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Dominic Johnson

of the gravity of their suffering smarts under a comparison to that of a self-willed artist or his self-selecting observers. Such analogies or homilies – however well-intentioned – reduce the function of the artist and of art and at the same time would perform a kind of hagiography, setting up the performance as a totem to the benevolence and transcendence of the artist (which I have argued against, here). Yet Trengove does not evangelise or self-aggrandise. If the Passage acts on a metaphorical level, its metaphoricity is not a direct substitution between a single

in Unlimited action
Abstract only
John Mundy and Glyn White

the law, and where domestic violence goes unrestrained. The transformation of Easy Street from lawless, violent bedlam, dominated by the towering drunken bully (Eric Campbell), into an orderly, law-abiding community is matched by Charlie’s own transformation from an unemployed derelict to compassionate policeman. His transformation is due less to the evangelising sermonising of the church mission than

in Laughing matters
Anne Ring Petersen

before Vénard was beheaded for evangelising in Vietnam. As Bishop has pointed out, the extent to which Vo’s works rely on personal history is unusual, and it is reflected in the extent to which critics and curators rely on the story of Phung’s conversion to Catholicism, the way he organised his family’s flight by boat, and their subsequent settlement in Europe: ‘This is admittedly an amazing story, but is has by now acquired almost Beuysian levels of myth. It’s also the exegetical code that binds together the diverse elements in Vo’s practice: his interest in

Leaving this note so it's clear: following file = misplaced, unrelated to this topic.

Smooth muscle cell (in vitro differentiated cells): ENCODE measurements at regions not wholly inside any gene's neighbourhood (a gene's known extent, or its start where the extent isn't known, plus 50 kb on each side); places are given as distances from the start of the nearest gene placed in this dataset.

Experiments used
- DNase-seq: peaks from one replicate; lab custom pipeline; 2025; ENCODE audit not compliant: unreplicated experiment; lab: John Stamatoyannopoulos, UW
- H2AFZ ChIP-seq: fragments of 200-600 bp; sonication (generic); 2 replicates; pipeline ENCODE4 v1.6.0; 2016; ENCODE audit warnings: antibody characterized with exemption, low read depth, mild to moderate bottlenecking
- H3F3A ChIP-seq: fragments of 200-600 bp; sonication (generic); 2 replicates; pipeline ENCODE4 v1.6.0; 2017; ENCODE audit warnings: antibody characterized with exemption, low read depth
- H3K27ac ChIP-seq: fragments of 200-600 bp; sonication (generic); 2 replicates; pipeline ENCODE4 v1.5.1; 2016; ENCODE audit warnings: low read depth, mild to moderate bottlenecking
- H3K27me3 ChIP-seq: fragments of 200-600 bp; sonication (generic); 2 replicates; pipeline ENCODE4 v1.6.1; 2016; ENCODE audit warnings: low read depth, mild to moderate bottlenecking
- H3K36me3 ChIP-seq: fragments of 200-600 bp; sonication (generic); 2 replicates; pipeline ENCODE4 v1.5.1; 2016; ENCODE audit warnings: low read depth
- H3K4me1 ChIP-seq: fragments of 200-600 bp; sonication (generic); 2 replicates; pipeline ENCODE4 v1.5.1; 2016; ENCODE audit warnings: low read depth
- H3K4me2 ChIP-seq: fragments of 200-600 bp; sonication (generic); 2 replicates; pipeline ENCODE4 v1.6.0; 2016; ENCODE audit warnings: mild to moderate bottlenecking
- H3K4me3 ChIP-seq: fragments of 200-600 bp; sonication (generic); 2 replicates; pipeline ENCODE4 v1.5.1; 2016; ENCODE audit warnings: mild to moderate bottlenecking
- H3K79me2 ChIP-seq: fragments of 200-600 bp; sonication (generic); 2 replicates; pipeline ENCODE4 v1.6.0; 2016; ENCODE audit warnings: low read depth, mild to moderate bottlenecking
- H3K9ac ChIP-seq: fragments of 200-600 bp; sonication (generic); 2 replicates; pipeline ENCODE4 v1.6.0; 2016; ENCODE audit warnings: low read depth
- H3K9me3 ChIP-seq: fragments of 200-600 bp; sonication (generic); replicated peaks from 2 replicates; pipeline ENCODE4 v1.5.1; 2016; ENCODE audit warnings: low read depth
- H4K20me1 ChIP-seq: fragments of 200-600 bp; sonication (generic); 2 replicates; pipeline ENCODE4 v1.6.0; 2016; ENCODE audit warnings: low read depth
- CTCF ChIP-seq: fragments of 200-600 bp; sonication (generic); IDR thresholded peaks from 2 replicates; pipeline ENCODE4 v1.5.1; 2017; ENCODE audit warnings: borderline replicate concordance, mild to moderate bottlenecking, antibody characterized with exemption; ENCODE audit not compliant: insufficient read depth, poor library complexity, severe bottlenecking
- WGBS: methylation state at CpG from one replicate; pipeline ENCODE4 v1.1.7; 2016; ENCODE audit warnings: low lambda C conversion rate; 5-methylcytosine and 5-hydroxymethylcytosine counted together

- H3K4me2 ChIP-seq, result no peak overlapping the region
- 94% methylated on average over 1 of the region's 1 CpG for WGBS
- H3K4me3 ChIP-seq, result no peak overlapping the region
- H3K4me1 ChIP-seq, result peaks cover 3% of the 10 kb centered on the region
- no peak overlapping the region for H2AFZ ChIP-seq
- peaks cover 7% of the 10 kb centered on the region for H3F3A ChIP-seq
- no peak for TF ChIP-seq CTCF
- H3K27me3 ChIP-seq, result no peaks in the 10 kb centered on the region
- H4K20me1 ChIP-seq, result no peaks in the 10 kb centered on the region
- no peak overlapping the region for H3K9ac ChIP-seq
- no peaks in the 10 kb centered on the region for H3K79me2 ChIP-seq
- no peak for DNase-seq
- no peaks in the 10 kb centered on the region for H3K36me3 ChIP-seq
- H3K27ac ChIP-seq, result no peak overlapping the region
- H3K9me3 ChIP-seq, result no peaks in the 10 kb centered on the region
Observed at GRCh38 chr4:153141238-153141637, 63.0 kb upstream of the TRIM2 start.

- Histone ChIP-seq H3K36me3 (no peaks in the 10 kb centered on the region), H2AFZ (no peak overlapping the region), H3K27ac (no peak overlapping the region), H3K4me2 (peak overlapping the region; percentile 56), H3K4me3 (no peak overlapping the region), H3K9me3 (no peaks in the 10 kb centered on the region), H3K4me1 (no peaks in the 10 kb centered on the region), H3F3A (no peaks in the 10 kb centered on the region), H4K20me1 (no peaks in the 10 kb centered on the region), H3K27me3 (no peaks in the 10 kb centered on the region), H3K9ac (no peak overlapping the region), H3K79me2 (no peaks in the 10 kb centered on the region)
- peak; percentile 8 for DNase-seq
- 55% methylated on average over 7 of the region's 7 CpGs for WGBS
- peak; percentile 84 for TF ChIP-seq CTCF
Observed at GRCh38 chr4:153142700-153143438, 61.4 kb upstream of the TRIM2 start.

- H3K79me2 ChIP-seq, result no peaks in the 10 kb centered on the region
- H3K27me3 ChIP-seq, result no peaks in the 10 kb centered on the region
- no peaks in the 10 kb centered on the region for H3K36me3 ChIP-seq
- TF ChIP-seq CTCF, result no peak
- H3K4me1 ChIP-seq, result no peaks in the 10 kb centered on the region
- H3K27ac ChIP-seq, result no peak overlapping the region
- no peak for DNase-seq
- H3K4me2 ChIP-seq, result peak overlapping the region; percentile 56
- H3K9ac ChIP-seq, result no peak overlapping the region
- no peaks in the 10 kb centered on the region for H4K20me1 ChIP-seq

in Migration into art
John M. MacKenzie

the Middle East and invariably contained the complete requirements for expatriate communities, including, for example, a post office, a chapel, residential and reception areas, as well as a court and jail cells to deal with aspects of territoriality. Europeans were also penetrating Palestine and in particular Jerusalem and were soon negotiating to build churches and hospitals, in this case for cultural and evangelical reasons rather than commercial ones. As well as evangelising efforts to convert Jews, ‘Holy Land’ tourism was becoming increasingly significant

in The British Empire through buildings